A leader’s job is to create an environment where we all consistently and sustainably deliver desired results. We leaders have learned to do this by stewarding a clear, compelling, and commonly-understood mission, committing to win-win-or-don’t-play with everyone, building and renovating systems to support everyone getting things done well, and keeping the buzz high where we can access really good thinking & solutions and have fun along the way.

This is your job, leader.


In your corner,



Today’s photo credit: Conducting the Sound-waves via photopin cc

jump the gun

Jumping the Gun

Posted Leave a commentPosted in Leading, Sales and Influence
Reading time: 1

In leadership, influence, and sales, we can blunder by making our case too early. And we know we are making our case too early because we feel bad: rushed, frustrated, tense, or afraid.

Perhaps we feel that we need to explain the what, why, who, when, and how. Or maybe we think we want to impress the other person with our authority or knowledge. Or maybe we fear that they will say, “No,” so we try to preempt them with our words.

In any case, the solution is simple. Just follow these four steps, concentrating especially on steps 1 and 2: building a foundation of trust and exploring (mostly asking and listening) their story.


In your corner,



Today’s photo credit: morgen via photopin cc


Six Tough Questions for Better Sales and Collaboration

Posted Leave a commentPosted in Sales and Influence
Reading time: 1

We can answer the following questions both when we sell something to our clients and when we seek better collaboration with others inside our organization.

  • What do they care about, really?
  • What do they struggle with now?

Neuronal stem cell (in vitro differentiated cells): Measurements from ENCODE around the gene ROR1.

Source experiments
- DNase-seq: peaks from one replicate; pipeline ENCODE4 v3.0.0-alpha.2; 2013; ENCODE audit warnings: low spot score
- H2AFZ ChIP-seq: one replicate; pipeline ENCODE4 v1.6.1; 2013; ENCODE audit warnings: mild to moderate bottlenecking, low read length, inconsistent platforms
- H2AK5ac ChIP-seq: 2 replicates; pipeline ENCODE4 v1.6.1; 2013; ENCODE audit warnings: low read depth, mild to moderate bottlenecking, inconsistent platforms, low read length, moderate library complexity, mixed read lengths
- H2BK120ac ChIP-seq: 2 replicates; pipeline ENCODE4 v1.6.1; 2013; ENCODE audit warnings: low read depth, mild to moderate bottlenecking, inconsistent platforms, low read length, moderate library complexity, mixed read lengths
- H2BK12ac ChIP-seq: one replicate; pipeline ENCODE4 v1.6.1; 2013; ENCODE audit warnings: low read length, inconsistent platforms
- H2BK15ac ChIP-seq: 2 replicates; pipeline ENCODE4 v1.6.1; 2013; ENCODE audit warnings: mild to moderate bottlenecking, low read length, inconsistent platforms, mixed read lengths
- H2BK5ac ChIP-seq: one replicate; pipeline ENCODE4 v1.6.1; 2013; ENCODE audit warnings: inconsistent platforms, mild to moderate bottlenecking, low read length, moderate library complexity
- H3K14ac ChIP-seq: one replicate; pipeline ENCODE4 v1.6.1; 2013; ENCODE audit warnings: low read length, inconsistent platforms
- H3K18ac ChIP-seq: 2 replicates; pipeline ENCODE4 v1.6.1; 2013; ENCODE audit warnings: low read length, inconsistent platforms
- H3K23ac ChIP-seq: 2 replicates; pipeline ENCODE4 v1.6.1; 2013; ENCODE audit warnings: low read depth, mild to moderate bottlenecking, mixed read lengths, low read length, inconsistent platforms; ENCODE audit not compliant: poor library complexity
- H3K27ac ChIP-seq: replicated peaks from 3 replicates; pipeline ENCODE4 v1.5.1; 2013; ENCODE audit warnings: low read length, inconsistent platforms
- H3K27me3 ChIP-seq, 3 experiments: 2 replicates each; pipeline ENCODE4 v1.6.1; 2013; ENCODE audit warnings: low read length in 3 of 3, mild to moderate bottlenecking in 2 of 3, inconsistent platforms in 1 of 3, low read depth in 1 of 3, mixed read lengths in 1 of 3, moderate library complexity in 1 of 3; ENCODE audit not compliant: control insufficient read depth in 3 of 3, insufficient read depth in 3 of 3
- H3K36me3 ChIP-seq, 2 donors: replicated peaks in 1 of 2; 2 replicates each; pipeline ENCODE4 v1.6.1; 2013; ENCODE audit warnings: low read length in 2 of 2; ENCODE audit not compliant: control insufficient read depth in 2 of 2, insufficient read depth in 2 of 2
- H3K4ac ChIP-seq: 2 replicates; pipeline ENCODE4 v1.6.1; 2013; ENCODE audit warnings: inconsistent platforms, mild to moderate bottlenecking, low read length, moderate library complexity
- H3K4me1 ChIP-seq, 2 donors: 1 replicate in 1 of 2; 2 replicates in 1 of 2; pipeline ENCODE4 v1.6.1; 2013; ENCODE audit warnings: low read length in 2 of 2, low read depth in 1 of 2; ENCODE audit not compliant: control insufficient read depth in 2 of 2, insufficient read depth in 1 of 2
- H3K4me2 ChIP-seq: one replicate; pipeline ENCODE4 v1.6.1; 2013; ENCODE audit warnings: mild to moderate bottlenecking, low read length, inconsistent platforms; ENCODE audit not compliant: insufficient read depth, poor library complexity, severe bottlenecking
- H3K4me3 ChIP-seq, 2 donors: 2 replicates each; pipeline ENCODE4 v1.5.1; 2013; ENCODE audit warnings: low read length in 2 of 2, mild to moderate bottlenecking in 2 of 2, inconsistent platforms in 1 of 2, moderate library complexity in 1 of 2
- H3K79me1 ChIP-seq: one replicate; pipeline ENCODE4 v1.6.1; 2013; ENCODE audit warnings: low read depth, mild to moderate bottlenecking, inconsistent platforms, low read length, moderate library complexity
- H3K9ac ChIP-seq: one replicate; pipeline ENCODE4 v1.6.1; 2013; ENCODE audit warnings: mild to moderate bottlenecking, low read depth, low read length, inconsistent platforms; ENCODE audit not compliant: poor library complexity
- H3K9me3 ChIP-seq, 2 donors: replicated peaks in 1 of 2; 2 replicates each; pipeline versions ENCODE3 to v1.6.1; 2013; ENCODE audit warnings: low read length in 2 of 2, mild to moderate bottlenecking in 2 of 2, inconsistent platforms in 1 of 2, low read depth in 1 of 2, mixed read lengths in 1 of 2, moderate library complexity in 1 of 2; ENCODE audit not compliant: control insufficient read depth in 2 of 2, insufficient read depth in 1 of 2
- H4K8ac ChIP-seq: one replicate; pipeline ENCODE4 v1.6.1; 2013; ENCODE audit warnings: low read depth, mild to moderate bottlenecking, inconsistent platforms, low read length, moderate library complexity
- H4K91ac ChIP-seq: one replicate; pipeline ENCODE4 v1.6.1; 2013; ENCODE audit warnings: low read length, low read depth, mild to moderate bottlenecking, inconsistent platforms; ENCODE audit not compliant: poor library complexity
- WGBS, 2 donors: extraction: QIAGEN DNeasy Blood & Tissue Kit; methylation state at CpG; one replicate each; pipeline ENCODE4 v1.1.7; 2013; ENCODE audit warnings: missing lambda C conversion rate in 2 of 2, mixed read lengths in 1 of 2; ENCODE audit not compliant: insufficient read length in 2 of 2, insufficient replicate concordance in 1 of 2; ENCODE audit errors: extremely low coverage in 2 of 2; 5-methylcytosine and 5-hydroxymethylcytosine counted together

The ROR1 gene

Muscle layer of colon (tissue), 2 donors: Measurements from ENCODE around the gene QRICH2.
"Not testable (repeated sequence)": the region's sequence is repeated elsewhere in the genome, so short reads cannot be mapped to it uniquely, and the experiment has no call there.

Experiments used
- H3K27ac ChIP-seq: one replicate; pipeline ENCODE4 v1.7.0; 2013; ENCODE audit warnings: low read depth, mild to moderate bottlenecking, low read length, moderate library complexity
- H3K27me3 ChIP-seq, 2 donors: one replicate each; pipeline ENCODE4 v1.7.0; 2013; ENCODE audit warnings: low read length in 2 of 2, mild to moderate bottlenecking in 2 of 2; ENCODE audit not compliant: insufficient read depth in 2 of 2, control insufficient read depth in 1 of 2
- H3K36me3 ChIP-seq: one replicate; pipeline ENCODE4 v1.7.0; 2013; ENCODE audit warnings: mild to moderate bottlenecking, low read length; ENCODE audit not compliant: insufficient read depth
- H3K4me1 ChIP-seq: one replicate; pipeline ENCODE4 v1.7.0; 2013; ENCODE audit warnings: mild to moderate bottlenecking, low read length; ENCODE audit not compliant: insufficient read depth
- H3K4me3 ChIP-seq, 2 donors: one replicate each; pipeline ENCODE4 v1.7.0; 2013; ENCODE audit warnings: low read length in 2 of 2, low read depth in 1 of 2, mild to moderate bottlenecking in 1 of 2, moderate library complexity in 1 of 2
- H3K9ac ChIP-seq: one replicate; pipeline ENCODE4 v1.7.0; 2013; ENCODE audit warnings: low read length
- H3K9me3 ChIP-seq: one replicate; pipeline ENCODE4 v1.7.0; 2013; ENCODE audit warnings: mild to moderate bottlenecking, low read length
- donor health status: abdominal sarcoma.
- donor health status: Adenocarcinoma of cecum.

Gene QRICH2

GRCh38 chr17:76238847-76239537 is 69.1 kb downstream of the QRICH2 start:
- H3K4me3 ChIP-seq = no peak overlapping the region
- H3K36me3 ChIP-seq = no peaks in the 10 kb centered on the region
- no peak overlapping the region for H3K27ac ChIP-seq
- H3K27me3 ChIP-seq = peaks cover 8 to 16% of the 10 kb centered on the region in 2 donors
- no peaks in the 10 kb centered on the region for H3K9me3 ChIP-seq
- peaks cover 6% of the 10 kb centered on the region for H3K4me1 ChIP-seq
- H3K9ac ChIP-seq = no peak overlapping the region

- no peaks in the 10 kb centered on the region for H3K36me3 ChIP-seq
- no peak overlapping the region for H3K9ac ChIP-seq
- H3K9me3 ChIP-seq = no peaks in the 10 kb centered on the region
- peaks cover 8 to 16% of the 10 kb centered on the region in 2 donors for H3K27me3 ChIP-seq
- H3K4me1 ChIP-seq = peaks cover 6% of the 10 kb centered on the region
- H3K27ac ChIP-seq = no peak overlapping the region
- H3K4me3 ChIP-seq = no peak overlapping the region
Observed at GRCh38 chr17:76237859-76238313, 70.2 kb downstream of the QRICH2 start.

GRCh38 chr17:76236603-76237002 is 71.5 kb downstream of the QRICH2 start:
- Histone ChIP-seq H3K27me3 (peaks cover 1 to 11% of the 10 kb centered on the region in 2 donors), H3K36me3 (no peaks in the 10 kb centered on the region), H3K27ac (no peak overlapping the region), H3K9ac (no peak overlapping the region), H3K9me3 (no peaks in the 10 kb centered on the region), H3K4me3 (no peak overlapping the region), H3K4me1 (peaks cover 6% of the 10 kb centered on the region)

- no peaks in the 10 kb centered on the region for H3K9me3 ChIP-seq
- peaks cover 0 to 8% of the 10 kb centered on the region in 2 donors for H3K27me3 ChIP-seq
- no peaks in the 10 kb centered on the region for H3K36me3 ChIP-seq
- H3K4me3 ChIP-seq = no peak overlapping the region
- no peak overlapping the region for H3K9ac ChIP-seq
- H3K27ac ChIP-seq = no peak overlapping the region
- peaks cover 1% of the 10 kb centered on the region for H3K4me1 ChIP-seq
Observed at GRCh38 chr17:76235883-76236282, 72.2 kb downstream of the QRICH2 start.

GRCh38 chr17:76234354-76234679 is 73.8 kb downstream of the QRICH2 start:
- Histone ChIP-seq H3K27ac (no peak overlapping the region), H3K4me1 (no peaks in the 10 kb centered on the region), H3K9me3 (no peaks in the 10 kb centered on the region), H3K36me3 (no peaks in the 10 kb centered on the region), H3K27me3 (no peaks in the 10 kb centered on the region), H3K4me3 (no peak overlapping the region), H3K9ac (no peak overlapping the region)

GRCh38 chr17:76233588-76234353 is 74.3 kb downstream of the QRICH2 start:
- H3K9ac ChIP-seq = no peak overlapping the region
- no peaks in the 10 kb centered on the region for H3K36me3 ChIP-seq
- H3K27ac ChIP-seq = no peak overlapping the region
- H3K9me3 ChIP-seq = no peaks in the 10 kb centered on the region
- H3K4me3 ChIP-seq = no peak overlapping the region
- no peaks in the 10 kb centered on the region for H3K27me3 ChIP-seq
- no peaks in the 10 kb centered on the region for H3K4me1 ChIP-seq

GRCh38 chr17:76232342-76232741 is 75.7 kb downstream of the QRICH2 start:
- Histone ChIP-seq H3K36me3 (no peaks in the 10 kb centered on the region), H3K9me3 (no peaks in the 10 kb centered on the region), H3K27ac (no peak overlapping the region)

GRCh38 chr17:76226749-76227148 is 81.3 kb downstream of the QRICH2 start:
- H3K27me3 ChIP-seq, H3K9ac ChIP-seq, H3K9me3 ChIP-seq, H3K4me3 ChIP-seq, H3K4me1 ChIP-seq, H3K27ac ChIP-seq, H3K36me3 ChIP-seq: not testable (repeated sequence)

• What do they want?
  • What have they tried and why hasn’t that worked?
  • What will be true for them after they have signed up and used our product/service/suggestion?
  • Knowing the answers to these questions, how must we adapt?

Tough questions? Yup. Important questions? Yup, yup.
In your corner,


PS: When we don’t know the current answers to these questions, we fall into a rut or worse.


Today’s photo credit: Joel Mark Witt via photopin cc


Express Train to Results

Posted Leave a commentPosted in Leading, Sales and Influence
Reading time: 1

Selling or influencing or leading change can be like riding the local train making all stops: it takes a long time. Often too long. We waste way too much time because we think we need to get our ducks in a row, know the answers, prove ourselves, and be perfect so that others will listen, agree, and act as hope they will.

None of that is necessary. In fact, it gets in the way. All the effort we put into making our case prevents us from taking what is the most expedient and sustainable path: getting clear about the high-level results we want to see, listening, being vulnerable, and seeking win-win solutions.

Welcome aboard the express train.


In your corner,



Today’s photo credit: alantankenghoe via photopin cc


Avoiding The Leadership, Sales, and Influence Hairball

Posted Leave a commentPosted in Leading, Sales and Influence
Reading time: 1

Leading, influencing, and selling involves getting others to give up something they value–usually money, attention, political currency, time, or effort.

If we are not careful and caring in our approach, we end up trying to get them to agree or even to obey. Unfortunately, this approach creates a massive hairball of resistance, defensiveness, politics, struggle, waste, loss, and exhaustion. And our work becomes more and more difficult.


When we are careful and caring, we follow these four steps (more here):

  1. We build a foundation of trust, then
  2. We explore what’s true now, what we all want to be true, and why, then
  3. We explore how we will get there, who will do it, and by when, then
  4. We agree and get going.

This way matches how people want to be led, influenced, and sold to. Taking the time to go this way makes our work easy and everyone wins. The hairball happens when we try to skip right to the “agree and get going” step.


In your corner,



Today’s photo credit: Bitterjug via photopin cc